We enjoy connecting the visual and the aural: the whip crack of a snare as a drummer's stick comes in contact, the tensed face of a singer reaching for a high note. So it's fitting that recent projects seek to bring that connection to the sometimes cold black box of electronic sound. Instruments like Iwai's, visual programming software like Max or Pure Data, and Bjork's recent use of the 'reactable' instrument in her live shows try to address this lack.

A 'tangible music interface', the reactable is essentially a tabletop which senses specially tagged blocks put on top of it and overlays graphical data on them. The typically invisible tempo which lies behind a song becomes a very visible digital ripple, triggering sounds as it touches blocks. Difficult concepts like signal paths are made clear - we can see the original signal emanate out, then become squelched and agitated as it passes through a filter block.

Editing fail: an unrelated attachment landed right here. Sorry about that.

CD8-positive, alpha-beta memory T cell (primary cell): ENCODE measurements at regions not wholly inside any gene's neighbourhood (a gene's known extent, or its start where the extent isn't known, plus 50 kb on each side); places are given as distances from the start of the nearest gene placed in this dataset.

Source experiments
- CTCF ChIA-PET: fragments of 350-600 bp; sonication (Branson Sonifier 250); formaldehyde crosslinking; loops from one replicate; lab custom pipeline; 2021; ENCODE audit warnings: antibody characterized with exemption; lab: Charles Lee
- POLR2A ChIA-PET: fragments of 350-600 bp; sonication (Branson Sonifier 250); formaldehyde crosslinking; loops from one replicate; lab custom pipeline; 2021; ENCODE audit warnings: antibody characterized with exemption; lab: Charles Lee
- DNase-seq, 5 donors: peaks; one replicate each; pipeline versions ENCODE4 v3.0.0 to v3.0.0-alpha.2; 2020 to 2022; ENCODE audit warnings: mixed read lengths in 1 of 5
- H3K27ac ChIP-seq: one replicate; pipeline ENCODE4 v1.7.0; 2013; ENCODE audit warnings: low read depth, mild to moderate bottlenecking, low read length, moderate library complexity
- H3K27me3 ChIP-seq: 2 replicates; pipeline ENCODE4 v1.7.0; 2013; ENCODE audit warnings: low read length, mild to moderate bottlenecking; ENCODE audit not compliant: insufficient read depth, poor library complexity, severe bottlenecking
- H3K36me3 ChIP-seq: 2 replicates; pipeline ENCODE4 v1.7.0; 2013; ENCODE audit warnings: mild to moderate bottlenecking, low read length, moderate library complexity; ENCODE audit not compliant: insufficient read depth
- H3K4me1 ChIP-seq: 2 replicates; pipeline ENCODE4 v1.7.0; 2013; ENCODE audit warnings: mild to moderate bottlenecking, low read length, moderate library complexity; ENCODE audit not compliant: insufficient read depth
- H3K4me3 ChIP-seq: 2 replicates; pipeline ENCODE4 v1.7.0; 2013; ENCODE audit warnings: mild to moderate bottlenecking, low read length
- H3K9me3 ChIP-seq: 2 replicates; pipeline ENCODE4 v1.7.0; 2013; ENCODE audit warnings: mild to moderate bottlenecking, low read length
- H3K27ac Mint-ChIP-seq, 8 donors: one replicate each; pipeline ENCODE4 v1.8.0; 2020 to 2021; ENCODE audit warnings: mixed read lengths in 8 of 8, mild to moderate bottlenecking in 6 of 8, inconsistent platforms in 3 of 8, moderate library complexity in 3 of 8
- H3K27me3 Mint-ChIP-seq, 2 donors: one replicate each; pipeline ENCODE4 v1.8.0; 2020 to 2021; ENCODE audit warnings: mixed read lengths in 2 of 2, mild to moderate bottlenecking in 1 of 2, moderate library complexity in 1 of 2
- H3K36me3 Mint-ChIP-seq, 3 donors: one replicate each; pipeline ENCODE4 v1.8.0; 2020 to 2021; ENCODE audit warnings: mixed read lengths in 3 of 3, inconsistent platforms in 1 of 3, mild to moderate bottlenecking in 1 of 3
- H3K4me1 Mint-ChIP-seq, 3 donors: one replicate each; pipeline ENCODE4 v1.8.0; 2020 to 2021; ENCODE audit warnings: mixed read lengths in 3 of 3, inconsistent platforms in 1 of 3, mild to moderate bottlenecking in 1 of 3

Of course, the type of visual feedback can also take a lo-fi bent. At the last experimental sound night known as Vitamin S, dancer Christian Larsen and a fellow dancer reacting to a looped, overdriven guitar performance.

Tuesday, September 4

Data visualisation: What does guilt look like?

In an age of information overload, a picture carries a thousand words - or stats. From around the net, political artists, environmentally savvy companies and concerned individuals are all making a statement, without uttering a word.

Hotmapping combines thermal imaging flyovers with residential mapping to uncover the highest energy hogs in any area. They recently completed a massive, 30 sq km section for Haringey in the UK, then posted it online, shaming the homeowners of those hot red dots on the map.